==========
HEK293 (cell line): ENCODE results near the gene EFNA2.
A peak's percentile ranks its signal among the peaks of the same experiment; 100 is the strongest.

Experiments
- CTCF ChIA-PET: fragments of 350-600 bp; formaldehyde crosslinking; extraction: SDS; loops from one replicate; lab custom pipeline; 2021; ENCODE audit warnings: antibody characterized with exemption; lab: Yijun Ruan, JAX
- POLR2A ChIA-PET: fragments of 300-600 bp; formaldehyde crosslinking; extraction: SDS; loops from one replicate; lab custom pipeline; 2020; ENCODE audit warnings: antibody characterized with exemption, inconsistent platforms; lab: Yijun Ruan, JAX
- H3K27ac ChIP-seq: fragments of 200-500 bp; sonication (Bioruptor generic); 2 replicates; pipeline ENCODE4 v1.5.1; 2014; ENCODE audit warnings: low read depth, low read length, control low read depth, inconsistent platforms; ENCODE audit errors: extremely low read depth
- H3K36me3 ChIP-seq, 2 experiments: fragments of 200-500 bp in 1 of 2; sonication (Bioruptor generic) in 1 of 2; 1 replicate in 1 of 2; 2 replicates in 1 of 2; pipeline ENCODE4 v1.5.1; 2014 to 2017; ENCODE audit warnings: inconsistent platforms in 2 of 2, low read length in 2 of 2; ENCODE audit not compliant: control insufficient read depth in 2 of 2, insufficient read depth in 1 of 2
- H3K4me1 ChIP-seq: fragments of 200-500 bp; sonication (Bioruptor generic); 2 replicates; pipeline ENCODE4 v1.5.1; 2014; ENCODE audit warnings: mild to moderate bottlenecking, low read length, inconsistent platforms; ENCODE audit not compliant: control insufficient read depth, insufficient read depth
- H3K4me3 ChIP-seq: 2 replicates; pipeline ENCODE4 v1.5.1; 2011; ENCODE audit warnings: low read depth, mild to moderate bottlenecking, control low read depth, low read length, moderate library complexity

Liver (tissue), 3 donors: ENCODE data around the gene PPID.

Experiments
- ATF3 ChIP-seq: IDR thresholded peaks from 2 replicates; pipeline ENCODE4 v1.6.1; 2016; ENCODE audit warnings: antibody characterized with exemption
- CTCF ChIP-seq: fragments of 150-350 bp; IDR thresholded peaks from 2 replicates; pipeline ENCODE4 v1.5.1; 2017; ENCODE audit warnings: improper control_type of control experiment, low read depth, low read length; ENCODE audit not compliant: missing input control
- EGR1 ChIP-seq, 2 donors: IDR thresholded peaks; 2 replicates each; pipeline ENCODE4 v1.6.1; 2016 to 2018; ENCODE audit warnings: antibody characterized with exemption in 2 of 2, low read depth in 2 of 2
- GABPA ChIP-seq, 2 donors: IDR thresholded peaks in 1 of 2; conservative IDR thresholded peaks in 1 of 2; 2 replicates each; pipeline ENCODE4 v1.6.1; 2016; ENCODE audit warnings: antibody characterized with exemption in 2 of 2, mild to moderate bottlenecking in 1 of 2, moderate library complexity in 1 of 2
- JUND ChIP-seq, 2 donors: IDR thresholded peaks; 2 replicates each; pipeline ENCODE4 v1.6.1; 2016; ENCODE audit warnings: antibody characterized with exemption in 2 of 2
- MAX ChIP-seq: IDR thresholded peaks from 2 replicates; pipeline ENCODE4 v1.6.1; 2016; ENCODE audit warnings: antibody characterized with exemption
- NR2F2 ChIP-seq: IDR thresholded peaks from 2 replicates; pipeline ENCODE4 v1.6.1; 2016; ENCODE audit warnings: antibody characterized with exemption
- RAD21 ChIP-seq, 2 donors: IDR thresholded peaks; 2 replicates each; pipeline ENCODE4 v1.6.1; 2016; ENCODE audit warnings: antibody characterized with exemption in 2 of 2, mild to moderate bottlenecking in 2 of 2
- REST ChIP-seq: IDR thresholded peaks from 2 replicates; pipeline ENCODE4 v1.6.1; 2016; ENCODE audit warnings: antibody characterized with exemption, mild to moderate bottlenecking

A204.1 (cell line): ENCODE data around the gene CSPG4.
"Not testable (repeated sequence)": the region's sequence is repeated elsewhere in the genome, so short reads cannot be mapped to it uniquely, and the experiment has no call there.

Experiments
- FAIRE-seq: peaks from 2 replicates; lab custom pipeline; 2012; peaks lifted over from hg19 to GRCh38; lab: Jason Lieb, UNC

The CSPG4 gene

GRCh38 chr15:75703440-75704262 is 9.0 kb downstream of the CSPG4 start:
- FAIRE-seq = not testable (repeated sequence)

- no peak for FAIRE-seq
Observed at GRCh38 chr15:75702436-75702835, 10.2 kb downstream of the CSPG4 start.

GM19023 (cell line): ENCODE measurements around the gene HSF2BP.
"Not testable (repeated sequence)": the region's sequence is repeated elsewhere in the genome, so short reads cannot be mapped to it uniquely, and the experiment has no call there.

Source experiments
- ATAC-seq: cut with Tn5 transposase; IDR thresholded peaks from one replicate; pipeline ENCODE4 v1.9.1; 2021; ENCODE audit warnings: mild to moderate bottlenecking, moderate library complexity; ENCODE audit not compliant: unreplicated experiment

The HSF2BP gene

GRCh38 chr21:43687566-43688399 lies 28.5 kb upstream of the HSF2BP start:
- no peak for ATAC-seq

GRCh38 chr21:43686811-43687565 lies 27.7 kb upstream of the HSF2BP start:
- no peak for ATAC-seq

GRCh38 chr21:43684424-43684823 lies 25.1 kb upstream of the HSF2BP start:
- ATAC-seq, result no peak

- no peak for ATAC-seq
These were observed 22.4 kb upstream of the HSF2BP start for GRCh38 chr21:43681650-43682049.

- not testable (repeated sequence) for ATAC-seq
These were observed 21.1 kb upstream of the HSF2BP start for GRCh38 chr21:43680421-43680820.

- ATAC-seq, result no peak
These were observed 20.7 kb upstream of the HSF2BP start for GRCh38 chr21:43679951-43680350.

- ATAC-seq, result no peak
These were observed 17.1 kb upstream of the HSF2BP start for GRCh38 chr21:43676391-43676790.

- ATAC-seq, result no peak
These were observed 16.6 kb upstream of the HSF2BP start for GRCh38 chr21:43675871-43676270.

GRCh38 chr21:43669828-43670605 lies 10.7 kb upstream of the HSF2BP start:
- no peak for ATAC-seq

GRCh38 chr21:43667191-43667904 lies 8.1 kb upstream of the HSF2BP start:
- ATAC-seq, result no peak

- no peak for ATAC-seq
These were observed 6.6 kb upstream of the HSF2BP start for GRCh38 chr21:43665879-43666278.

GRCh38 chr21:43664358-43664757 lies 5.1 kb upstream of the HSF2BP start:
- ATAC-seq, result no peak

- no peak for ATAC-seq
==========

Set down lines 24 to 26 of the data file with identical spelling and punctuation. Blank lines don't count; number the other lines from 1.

- FAIRE-seq: peaks from 2 replicates; lab custom pipeline; 2012; peaks lifted over from hg19 to GRCh38; lab: Jason Lieb, UNC

The CSPG4 gene

GRCh38 chr15:75703440-75704262 is 9.0 kb downstream of the CSPG4 start: